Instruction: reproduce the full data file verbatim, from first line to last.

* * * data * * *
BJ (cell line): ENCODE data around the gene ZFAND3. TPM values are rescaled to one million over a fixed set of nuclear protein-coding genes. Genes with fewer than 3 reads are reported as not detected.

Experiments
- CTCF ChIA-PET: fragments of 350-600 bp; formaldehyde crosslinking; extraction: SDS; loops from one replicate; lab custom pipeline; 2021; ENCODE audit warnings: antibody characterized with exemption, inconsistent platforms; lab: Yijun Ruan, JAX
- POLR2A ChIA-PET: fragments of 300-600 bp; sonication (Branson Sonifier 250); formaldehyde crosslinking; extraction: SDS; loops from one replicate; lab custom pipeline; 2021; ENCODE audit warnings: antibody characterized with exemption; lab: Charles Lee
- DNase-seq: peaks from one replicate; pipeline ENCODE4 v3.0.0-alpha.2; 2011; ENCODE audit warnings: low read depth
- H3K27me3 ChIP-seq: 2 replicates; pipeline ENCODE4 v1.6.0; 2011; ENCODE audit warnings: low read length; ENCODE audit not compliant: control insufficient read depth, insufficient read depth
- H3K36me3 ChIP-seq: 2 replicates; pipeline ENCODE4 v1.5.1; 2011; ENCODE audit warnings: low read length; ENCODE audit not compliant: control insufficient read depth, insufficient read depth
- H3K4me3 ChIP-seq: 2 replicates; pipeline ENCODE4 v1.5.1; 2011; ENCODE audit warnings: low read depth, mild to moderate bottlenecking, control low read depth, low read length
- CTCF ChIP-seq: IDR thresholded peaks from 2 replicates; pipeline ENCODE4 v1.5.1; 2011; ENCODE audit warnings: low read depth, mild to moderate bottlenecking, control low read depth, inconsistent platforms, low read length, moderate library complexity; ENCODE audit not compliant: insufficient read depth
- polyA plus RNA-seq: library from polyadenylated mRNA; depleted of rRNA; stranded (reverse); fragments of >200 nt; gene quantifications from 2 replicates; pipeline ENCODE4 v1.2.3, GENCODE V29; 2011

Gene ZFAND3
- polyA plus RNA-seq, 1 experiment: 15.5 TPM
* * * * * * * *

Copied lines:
BJ (cell line): ENCODE data around the gene ZFAND3. TPM values are rescaled to one million over a fixed set of nuclear protein-coding genes. Genes with fewer than 3 reads are reported as not detected.

Experiments
- CTCF ChIA-PET: fragments of 350-600 bp; formaldehyde crosslinking; extraction: SDS; loops from one replicate; lab custom pipeline; 2021; ENCODE audit warnings: antibody characterized with exemption, inconsistent platforms; lab: Yijun Ruan, JAX
- POLR2A ChIA-PET: fragments of 300-600 bp; sonication (Branson Sonifier 250); formaldehyde crosslinking; extraction: SDS; loops from one replicate; lab custom pipeline; 2021; ENCODE audit warnings: antibody characterized with exemption; lab: Charles Lee
- DNase-seq: peaks from one replicate; pipeline ENCODE4 v3.0.0-alpha.2; 2011; ENCODE audit warnings: low read depth
- H3K27me3 ChIP-seq: 2 replicates; pipeline ENCODE4 v1.6.0; 2011; ENCODE audit warnings: low read length; ENCODE audit not compliant: control insufficient read depth, insufficient read depth
- H3K36me3 ChIP-seq: 2 replicates; pipeline ENCODE4 v1.5.1; 2011; ENCODE audit warnings: low read length; ENCODE audit not compliant: control insufficient read depth, insufficient read depth
- H3K4me3 ChIP-seq: 2 replicates; pipeline ENCODE4 v1.5.1; 2011; ENCODE audit warnings: low read depth, mild to moderate bottlenecking, control low read depth, low read length
- CTCF ChIP-seq: IDR thresholded peaks from 2 replicates; pipeline ENCODE4 v1.5.1; 2011; ENCODE audit warnings: low read depth, mild to moderate bottlenecking, control low read depth, inconsistent platforms, low read length, moderate library complexity; ENCODE audit not compliant: insufficient read depth
- polyA plus RNA-seq: library from polyadenylated mRNA; depleted of rRNA; stranded (reverse); fragments of >200 nt; gene quantifications from 2 replicates; pipeline ENCODE4 v1.2.3, GENCODE V29; 2011

Gene ZFAND3
- polyA plus RNA-seq, 1 experiment: 15.5 TPM